Greater need for ChCh social housing - Report
Greater need for social housing identified in Council report
An ageing population, falling home ownership and continually increasing market rents are expected to significantly contribute to a greater need for social housing in Christchurch, according to a City Council report.
The City Council’s Draft Social Housing Strategy, just released for public consultation, says the Council needs to take a key leadership role in the provision and facilitation of social housing in the city.
Under the draft Strategy, a strong emphasis will be placed on developing partnerships, working in collaboration with key stakeholders to ensure both the provision of housing and tenant support services, says Council Community Support Manager Catherine McDonald.
“These partners are identified as the Government and its agencies, Non-Government Organisations, not-for-profit groups, charitable trusts and the private sector. These partnerships will focus on maintaining, and where possible, expanding the supply of social housing in Christchurch.”
She says the draft Strategy reaffirms the Council’s commitment to providing safe, accessible and affordable housing for people on low incomes, including older people and those with disabilities.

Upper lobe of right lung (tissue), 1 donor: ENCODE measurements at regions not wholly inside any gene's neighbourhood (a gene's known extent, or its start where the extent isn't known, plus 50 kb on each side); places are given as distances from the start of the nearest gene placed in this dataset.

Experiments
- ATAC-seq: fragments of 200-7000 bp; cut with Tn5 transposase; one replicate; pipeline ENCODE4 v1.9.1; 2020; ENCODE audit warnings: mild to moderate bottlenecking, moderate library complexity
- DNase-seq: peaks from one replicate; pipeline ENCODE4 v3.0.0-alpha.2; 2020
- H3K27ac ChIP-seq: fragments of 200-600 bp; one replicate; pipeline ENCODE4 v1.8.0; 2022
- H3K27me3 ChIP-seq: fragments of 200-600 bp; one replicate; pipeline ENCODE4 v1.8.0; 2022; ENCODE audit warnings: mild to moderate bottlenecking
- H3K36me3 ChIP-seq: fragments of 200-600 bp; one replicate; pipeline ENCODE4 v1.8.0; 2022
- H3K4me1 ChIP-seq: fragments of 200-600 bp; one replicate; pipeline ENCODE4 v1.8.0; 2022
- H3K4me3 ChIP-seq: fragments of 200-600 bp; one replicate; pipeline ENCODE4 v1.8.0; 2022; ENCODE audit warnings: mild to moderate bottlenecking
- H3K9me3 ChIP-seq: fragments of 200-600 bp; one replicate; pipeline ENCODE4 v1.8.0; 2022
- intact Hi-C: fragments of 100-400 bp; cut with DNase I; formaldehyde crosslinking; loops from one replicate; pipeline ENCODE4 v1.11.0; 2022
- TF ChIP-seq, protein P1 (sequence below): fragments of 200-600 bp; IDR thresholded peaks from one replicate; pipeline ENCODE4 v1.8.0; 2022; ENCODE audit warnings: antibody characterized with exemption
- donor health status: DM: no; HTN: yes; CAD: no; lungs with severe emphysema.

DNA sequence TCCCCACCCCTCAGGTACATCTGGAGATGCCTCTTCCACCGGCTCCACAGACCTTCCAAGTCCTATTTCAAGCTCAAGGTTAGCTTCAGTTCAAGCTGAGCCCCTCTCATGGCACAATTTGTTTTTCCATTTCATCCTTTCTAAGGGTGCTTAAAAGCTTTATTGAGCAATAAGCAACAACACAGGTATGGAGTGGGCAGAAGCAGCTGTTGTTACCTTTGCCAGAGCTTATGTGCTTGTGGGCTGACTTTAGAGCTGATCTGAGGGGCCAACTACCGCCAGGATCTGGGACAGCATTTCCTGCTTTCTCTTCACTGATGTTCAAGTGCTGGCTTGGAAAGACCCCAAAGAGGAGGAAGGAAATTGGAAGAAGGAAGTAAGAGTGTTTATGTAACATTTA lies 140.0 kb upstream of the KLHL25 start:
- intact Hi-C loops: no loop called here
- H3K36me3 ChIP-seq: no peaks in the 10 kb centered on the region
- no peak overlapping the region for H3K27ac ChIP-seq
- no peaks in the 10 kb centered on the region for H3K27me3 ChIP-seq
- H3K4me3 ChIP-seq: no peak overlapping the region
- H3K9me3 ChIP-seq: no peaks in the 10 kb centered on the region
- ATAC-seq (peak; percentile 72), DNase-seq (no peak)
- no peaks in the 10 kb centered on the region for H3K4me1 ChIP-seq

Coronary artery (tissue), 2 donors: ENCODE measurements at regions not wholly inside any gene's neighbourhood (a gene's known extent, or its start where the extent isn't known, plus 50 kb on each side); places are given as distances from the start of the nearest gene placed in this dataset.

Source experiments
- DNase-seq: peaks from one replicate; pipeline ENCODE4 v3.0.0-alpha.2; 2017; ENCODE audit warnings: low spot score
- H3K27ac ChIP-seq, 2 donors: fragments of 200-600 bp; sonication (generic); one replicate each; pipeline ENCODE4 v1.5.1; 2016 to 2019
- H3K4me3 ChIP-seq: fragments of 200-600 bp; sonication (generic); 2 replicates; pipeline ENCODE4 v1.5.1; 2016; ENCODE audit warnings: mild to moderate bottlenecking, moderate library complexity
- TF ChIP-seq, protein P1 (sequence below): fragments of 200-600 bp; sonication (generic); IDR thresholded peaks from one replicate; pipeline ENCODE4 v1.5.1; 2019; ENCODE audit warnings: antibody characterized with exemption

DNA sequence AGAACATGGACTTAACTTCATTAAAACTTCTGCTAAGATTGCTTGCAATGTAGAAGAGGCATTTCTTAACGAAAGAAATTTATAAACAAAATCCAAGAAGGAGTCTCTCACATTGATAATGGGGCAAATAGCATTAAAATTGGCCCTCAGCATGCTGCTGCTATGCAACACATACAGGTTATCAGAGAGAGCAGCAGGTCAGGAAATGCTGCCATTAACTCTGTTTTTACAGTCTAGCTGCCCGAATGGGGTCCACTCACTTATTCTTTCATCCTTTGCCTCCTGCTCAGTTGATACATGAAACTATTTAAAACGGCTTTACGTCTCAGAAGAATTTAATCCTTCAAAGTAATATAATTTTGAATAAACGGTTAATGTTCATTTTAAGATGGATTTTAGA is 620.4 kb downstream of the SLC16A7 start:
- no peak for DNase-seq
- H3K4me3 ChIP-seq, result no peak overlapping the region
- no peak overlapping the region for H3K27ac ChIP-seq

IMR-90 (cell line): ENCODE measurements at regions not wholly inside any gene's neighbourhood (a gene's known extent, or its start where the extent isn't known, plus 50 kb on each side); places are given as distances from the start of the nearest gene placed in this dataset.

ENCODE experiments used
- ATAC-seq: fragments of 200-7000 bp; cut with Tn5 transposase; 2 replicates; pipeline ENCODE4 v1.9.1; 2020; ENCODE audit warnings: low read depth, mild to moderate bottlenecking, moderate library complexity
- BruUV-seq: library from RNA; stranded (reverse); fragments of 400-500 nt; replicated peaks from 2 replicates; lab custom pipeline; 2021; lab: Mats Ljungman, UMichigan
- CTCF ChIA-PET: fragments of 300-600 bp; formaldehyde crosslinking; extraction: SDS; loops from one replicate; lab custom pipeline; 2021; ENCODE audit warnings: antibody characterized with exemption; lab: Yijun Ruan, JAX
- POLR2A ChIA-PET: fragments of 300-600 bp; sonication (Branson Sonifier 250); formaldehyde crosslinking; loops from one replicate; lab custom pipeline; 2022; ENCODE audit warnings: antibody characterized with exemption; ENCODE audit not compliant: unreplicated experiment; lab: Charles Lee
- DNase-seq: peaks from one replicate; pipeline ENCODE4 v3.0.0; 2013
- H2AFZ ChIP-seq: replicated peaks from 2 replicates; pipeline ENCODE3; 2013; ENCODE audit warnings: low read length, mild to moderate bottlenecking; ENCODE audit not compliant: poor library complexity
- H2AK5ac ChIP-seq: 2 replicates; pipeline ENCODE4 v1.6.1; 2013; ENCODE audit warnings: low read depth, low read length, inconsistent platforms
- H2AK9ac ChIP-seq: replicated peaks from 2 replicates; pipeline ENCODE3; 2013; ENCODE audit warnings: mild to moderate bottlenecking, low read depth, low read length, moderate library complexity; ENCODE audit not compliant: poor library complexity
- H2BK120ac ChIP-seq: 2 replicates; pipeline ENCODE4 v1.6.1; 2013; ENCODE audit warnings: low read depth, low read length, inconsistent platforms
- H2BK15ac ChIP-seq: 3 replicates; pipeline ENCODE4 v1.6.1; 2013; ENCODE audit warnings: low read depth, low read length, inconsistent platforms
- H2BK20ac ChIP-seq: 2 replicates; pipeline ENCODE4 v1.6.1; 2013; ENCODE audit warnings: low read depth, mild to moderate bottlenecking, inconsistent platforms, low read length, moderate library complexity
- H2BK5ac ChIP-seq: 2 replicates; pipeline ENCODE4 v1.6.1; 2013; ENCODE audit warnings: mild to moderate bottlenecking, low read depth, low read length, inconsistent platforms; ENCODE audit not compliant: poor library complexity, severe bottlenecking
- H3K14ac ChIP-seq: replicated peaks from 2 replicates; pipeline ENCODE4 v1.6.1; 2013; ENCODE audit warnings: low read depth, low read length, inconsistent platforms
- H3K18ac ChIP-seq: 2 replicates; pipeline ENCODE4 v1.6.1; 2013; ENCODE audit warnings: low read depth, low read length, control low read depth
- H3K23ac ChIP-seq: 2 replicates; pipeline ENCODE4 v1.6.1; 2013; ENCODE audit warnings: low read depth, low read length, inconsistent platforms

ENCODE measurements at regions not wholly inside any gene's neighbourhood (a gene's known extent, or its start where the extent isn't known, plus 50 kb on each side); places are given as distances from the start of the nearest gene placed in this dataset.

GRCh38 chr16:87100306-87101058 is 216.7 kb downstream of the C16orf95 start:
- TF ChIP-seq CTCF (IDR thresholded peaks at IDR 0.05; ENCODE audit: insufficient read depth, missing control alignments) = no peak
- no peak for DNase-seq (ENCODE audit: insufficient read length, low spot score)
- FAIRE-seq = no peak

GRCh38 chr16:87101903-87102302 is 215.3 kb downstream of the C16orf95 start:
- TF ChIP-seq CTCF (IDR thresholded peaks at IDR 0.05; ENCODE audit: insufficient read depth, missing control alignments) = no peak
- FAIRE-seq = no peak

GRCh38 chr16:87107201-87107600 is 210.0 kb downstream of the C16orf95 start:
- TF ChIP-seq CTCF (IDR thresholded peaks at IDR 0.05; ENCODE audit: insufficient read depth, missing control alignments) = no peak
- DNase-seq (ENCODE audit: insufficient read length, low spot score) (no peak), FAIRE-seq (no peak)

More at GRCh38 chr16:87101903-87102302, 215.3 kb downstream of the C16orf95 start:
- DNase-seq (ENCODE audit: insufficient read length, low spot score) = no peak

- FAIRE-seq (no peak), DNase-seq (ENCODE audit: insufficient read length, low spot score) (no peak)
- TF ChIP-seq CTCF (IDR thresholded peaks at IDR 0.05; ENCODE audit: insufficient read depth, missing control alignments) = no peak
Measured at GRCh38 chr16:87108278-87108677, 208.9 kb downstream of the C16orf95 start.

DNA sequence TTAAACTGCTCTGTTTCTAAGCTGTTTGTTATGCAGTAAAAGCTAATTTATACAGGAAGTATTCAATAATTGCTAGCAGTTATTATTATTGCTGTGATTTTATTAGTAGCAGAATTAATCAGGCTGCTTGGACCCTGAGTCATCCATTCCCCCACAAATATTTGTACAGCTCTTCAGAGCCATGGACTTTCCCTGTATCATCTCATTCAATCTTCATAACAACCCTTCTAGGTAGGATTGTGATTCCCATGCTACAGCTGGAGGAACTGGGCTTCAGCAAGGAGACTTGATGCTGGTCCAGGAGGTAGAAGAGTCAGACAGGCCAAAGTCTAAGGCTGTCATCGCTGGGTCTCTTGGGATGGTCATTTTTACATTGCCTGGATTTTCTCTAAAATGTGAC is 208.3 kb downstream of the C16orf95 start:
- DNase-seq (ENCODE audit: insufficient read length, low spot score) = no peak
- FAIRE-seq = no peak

“Housing is a key through which to influence the social and economic well-being of our community.”
Christchurch City Council was a pioneer of social housing in New Zealand, building its first 16 pensioner units in Barnett Avenue in 1938.
Today, the Council has 2651 units at 119 complexes and is New Zealand’s second largest provider of affordable social housing. The Housing New Zealand Corporation is the largest provider with 5452 units in Christchurch.
The draft Strategy provides a framework for the Council to forecast the likely demand and geographical locations for social housing during the next two decades.
Mrs McDonald says the Council’s greatest challenges are managing the increasingly complex housing needs of applicants, the compatible placement of tenants with varying backgrounds, ages and levels of health and well-being within the same complexes, and co-ordination with other social housing providers and services.
“Historically, Council housing has focused on the needs of older people, and more recently those with disabilities. However, the impact of deinstitutionalisation during the last decade has seen the tenancy mix within the portfolio change significantly.”
She says a another challenge facing the Council is its ageing housing stock, 50 per cent having been built between 1973 and 1980.
“The Mortality of New Zealand’s Housing Stock has identified that 50 per cent of buildings built will need to be replaced or demolished by the time they reach 90 years of age. This means the Council’s housing stock faces substantial replacement from 2060 to 2075.
“This remains a major challenge for the Council in managing the Council’s self-funding social housing portfolio.”
Submissions on the Draft Social Housing Strategy close on 22 December. The full report and submission forms are available online at www.ccc.govt.nz/HaveYourSay/. A public discussion document will be available from libraries and service centres early next week.